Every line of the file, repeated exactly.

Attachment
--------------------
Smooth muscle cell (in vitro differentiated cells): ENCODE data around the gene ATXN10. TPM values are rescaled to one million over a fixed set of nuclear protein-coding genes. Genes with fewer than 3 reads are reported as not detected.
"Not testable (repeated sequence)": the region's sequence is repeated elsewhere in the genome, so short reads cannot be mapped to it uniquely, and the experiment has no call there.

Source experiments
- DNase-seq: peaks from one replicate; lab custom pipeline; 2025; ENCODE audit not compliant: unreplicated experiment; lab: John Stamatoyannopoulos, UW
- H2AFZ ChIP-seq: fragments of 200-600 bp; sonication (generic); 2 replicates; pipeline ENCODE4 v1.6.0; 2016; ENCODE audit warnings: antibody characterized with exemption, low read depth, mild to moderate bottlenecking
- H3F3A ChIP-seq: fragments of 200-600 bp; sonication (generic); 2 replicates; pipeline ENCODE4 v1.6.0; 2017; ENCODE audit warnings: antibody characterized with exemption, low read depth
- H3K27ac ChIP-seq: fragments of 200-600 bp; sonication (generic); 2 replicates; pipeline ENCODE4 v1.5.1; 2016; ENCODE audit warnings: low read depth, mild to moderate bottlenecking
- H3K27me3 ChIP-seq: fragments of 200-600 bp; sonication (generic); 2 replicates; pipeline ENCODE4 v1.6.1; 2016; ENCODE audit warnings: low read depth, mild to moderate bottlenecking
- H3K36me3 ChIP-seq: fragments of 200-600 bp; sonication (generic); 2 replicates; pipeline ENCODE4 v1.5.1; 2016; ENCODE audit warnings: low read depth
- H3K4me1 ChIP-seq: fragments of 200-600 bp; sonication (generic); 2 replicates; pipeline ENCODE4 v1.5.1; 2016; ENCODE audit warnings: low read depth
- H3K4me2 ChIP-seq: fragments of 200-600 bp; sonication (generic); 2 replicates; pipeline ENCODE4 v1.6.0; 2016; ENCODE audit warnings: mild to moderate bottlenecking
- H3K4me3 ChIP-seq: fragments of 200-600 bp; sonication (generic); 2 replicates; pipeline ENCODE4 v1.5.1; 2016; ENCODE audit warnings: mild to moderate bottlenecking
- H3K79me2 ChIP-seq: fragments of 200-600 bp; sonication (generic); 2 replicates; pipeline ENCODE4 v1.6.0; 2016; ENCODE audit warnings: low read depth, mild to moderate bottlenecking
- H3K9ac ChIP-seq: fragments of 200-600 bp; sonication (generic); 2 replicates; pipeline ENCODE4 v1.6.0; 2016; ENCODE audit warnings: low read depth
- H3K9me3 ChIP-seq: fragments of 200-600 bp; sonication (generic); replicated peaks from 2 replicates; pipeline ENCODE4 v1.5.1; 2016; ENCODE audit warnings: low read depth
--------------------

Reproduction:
Smooth muscle cell (in vitro differentiated cells): ENCODE data around the gene ATXN10. TPM values are rescaled to one million over a fixed set of nuclear protein-coding genes. Genes with fewer than 3 reads are reported as not detected.
"Not testable (repeated sequence)": the region's sequence is repeated elsewhere in the genome, so short reads cannot be mapped to it uniquely, and the experiment has no call there.

Source experiments
- DNase-seq: peaks from one replicate; lab custom pipeline; 2025; ENCODE audit not compliant: unreplicated experiment; lab: John Stamatoyannopoulos, UW
- H2AFZ ChIP-seq: fragments of 200-600 bp; sonication (generic); 2 replicates; pipeline ENCODE4 v1.6.0; 2016; ENCODE audit warnings: antibody characterized with exemption, low read depth, mild to moderate bottlenecking
- H3F3A ChIP-seq: fragments of 200-600 bp; sonication (generic); 2 replicates; pipeline ENCODE4 v1.6.0; 2017; ENCODE audit warnings: antibody characterized with exemption, low read depth
- H3K27ac ChIP-seq: fragments of 200-600 bp; sonication (generic); 2 replicates; pipeline ENCODE4 v1.5.1; 2016; ENCODE audit warnings: low read depth, mild to moderate bottlenecking
- H3K27me3 ChIP-seq: fragments of 200-600 bp; sonication (generic); 2 replicates; pipeline ENCODE4 v1.6.1; 2016; ENCODE audit warnings: low read depth, mild to moderate bottlenecking
- H3K36me3 ChIP-seq: fragments of 200-600 bp; sonication (generic); 2 replicates; pipeline ENCODE4 v1.5.1; 2016; ENCODE audit warnings: low read depth
- H3K4me1 ChIP-seq: fragments of 200-600 bp; sonication (generic); 2 replicates; pipeline ENCODE4 v1.5.1; 2016; ENCODE audit warnings: low read depth
- H3K4me2 ChIP-seq: fragments of 200-600 bp; sonication (generic); 2 replicates; pipeline ENCODE4 v1.6.0; 2016; ENCODE audit warnings: mild to moderate bottlenecking
- H3K4me3 ChIP-seq: fragments of 200-600 bp; sonication (generic); 2 replicates; pipeline ENCODE4 v1.5.1; 2016; ENCODE audit warnings: mild to moderate bottlenecking
- H3K79me2 ChIP-seq: fragments of 200-600 bp; sonication (generic); 2 replicates; pipeline ENCODE4 v1.6.0; 2016; ENCODE audit warnings: low read depth, mild to moderate bottlenecking
- H3K9ac ChIP-seq: fragments of 200-600 bp; sonication (generic); 2 replicates; pipeline ENCODE4 v1.6.0; 2016; ENCODE audit warnings: low read depth
- H3K9me3 ChIP-seq: fragments of 200-600 bp; sonication (generic); replicated peaks from 2 replicates; pipeline ENCODE4 v1.5.1; 2016; ENCODE audit warnings: low read depth